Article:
A security guard has accused publisher Felix Dennis, one of the Midlands’ richest men, of sacking him unfairly.

Thomas Sulwey has taken computer media publisher Mr Dennis to an employment tribunal claiming compensation for unfair dismissal.

Mr Sulwey lost his job at the millionaire’s country estate at the Old Manor, Dorsington, near Stratford-on-Avon.

Estate manager David Bliss told the hearing Mr Dennis expected all areas on his country pile to be kept tidy and up to a high standard.

“Mr Sulwey was expected to water lawns and look after chickens and dogs as well as carry out patrols,” he said. “There was an incident where a lawn had not been sprinkled with water and Mr Sulwey claimed that it had not been needed.”

The tribunal heard how Mr Sulwey, of Smith Street, Warwick, was one of 34 people employed by Mr Dennis on the estate.

Mr Bliss went on: “There was also a dispute over Mr Sulwey’s timesheet and Mr Dennis said he had seen Mr Sulwey driving too fast around the village.

“Mr Sulwey’s log sheet lacked comprehensive details and we believe he was not carrying out the proper security tours. He left unwashed cups behind him, failed to attend a meeting and spent time reading magazines in the laundry room”.

Mr Bliss also alleged that Mr Sulwey had failed to report an accident to a car which cost £235 to repair.

“There was a time when there was a lot of flooding in Stratford and Mr Sulwey failed to attend work although other staff had turned up,” said Mr Bliss.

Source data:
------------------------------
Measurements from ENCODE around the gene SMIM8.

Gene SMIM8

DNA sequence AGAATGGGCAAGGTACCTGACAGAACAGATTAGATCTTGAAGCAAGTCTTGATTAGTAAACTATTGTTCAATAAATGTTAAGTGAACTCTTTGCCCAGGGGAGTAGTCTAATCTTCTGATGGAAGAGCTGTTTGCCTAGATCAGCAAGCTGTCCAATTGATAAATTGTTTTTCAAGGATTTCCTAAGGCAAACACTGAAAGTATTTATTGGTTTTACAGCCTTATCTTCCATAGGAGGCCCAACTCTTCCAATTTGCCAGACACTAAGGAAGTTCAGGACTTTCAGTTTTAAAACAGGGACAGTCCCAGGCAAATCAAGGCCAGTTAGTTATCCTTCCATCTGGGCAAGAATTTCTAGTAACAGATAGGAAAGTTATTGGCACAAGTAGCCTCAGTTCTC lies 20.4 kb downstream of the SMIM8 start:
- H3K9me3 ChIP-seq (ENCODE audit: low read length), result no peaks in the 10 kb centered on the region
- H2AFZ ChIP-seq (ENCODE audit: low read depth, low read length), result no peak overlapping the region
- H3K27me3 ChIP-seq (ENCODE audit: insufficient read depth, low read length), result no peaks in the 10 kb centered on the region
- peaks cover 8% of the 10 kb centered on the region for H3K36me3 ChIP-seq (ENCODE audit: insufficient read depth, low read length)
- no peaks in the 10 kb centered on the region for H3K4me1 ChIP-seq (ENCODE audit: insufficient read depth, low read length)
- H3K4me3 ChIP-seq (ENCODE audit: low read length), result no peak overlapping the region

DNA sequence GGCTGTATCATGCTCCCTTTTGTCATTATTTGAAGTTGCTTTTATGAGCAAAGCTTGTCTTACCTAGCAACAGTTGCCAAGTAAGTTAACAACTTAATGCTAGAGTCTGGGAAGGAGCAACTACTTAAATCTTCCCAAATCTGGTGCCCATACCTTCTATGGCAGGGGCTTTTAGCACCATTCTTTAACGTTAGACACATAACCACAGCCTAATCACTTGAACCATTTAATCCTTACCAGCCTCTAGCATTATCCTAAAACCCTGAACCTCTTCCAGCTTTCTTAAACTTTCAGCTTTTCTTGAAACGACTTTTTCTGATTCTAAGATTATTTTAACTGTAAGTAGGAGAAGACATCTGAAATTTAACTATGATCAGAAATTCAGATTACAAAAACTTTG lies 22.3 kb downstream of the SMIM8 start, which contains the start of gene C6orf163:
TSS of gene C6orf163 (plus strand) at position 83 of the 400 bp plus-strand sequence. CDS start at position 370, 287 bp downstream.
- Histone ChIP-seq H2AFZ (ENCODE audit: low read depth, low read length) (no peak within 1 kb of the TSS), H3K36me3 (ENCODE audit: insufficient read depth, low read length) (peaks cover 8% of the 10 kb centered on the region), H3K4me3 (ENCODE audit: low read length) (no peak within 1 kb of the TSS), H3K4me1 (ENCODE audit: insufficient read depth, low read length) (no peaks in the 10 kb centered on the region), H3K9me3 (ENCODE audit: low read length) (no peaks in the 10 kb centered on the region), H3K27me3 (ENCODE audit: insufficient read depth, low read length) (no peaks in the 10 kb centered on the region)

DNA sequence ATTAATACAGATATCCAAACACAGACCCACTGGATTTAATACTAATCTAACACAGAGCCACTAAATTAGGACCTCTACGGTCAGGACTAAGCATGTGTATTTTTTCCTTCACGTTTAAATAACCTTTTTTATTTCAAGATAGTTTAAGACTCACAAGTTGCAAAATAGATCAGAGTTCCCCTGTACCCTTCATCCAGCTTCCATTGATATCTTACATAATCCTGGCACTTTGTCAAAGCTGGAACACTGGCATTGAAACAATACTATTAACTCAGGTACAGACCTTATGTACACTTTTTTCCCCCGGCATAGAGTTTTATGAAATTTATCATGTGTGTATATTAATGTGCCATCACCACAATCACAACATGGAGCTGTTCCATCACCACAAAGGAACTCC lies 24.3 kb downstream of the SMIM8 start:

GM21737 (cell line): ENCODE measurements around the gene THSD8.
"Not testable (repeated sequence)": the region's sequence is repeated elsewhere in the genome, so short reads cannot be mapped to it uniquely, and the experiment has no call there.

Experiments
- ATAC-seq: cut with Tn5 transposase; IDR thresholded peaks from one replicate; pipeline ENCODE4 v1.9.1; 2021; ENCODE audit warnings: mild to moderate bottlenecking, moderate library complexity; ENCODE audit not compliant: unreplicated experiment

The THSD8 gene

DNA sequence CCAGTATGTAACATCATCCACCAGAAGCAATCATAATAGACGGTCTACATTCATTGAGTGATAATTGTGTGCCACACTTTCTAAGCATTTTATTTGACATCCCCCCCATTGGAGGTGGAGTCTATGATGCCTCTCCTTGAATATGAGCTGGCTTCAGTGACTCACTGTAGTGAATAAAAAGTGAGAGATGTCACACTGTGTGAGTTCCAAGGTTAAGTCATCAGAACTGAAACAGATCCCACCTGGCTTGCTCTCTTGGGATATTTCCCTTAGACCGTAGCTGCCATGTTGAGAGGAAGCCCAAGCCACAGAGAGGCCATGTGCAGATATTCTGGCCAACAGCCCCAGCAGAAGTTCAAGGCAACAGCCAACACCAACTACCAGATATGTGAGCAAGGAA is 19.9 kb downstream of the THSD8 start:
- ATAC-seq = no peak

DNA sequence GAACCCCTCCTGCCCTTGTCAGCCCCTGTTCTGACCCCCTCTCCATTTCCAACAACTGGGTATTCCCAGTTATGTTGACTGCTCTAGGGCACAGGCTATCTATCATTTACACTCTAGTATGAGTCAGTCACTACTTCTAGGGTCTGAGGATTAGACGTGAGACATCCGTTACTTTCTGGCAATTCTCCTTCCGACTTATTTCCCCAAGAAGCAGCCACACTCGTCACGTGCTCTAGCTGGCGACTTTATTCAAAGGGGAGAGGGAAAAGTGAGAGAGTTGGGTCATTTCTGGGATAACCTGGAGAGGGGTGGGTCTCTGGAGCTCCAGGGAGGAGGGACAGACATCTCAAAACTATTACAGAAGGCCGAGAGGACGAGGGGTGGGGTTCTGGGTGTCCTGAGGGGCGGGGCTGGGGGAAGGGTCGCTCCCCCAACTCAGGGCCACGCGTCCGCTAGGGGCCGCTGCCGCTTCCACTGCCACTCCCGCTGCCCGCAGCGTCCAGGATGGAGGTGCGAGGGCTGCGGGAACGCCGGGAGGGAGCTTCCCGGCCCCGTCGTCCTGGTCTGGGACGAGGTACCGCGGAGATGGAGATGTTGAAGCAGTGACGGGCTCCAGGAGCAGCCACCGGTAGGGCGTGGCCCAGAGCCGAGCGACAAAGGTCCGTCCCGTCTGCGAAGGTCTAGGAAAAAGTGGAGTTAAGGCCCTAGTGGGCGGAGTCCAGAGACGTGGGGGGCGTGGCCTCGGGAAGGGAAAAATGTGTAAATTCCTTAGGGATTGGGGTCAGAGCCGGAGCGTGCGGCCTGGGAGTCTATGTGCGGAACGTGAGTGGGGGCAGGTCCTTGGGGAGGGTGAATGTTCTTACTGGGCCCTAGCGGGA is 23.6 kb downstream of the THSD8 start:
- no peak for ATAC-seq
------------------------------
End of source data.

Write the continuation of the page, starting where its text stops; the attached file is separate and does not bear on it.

Mr Sulwey accused his employer of fabricating evidence against him and described the alleged complaints as trivial.

“I forgot to report the damaged car but I was owed £120 in wages,” he said. “I believe the alleged complaints were ulterior motives because I had made a nuisance of myself about the unpaid wages.

“I could not attend the meeting because I had other important commitments. I believe Mr Bliss was gunning for me.”

Mr Bliss admitted there had been an error over Mr Sulwey’s wages but said this had been resolved.

The hearing lasted three days and chairman Mary Cocks said a decision would be made at a later date.

Mr Dennis, who was named as the seventh wealthiest man in the Midlands in the Birmingham Post Rich List, was not at the hearing in Birmingham but was the named respondent.

He is believed to be worth about £750 million, has businesses in London and the United States.

He is endeavouring to create the largest forest in England, dubbed the “Forest of Dennis”. Already some 600,000 saplings have been planted over 1,000 acres and he plans to make it even bigger, with an eventual target of 20,000 acres.